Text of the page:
Chris Christie's Ronald Reagan Library Speech
9:01 PM, Sep 27, 2011 • By DANIEL HALPER
We should care because we believe, as President Reagan did, that democracy is the best protector of human dignity and freedom. And we know this because history shows that mature democracies are less likely to resort to force against their own people or their neighbors.
We should care because we believe in free and open trade, as exports are the best creators of high-paying jobs here and imports are a means to increase consumer choice and keep prices down.
Around the world– in the Middle East, in Asia, in Africa and Latin America—people are debating their own political and economic futures–right now.
We have a stake in the outcome of their debates. For example, a Middle East that is largely democratic and at peace will be a Middle East that accepts Israel, rejects terrorism, and is a dependable source of energy.
There is no better way to reinforce the likelihood that others in the world will opt for more open societies and economies than to demonstrate that our own system is working.
A lot is being said in this election season about American exceptionalism. Implicit in such statements is that we are different and, yes, better, in the sense that our democracy, our economy and our people have delivered. But for American exceptionalism to truly deliver hope and a sterling example to the rest of the world, it must be demonstrated, not just asserted. If it is demonstrated, it will be seen and appreciated and ultimately emulated by others. They will then be more likely to follow our example and our lead.
At one time in our history, our greatness was a reflection of our country’s innovation, our determination, our ingenuity and the strength of our democratic institutions. When there was a crisis in the world, America found a way to come together to help our allies and fight our enemies. When there was a crisis at home, we put aside parochialism and put the greater public interest first. And in our system, we did it through strong presidential leadership. We did it through Reagan-like leadership.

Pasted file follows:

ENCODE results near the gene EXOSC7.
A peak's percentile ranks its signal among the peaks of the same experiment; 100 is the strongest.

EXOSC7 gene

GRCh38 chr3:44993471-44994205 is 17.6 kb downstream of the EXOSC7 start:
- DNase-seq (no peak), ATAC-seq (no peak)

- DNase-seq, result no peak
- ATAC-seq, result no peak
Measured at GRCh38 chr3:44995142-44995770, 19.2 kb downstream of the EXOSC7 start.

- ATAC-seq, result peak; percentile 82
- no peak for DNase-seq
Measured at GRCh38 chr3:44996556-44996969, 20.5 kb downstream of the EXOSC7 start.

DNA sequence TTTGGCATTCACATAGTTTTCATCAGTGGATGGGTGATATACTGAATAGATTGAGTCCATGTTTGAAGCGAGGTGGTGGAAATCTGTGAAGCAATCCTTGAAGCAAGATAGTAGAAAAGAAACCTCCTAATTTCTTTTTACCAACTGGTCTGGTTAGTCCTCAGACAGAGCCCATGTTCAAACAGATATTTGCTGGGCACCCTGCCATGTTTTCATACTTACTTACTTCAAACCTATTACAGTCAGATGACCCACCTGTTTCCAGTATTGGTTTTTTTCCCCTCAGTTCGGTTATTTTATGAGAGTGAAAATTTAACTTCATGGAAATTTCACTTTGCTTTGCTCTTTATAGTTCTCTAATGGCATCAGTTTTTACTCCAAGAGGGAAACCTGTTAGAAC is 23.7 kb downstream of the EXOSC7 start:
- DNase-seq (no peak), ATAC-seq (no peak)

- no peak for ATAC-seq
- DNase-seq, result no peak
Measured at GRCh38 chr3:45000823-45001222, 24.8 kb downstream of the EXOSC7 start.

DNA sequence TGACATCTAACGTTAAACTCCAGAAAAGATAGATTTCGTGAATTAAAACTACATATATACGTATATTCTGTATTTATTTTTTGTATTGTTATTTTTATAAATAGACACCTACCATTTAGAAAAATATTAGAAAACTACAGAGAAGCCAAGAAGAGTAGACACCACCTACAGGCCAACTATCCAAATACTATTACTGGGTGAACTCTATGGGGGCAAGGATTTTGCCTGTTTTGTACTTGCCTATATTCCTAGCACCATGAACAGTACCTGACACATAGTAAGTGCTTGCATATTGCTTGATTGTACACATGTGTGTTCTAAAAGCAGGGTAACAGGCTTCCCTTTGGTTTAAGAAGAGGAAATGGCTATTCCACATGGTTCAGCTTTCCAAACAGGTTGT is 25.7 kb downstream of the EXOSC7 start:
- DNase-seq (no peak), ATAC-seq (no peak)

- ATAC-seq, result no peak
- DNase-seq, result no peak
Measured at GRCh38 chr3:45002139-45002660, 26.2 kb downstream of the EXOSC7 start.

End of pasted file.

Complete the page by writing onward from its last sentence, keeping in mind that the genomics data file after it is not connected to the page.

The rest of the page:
Unfortunately, through our own domestic political conduct of late, we have failed to live up to our own tradition of exceptionalism. Today, our role and ability to affect change has been diminished because of our own problems and our inability to effectively deal with them.
To understand this clearly, one need only look at comments from the recent meeting of the European finance ministers in Poland. Here is what the Finance Minister of Austria had to say:
“I found it peculiar that, even though the Americans have significantly worse fundamental data than the euro zone, that they tell us what we should do. I had expected that, when [Secretary Geithner] tells us how he sees the world, that he would listen to what we have to say.”
You see, without strong leadership at home—without our domestic house in order—we are taking ourselves out of the equation. Over and over, we are allowing the rest of the world to set the tone without American influence.
I understand full well that succeeding at home, setting an example, is not enough. The United States must be prepared to act. We must be prepared to lead. This takes resources—resources for defense, for intelligence, for homeland security, for diplomacy. The United States will only be able to sustain a leadership position around the world if the resources are there—but the necessary resources will only be there if the foundations of the American economy are healthy. So our economic health is a national security issue as well.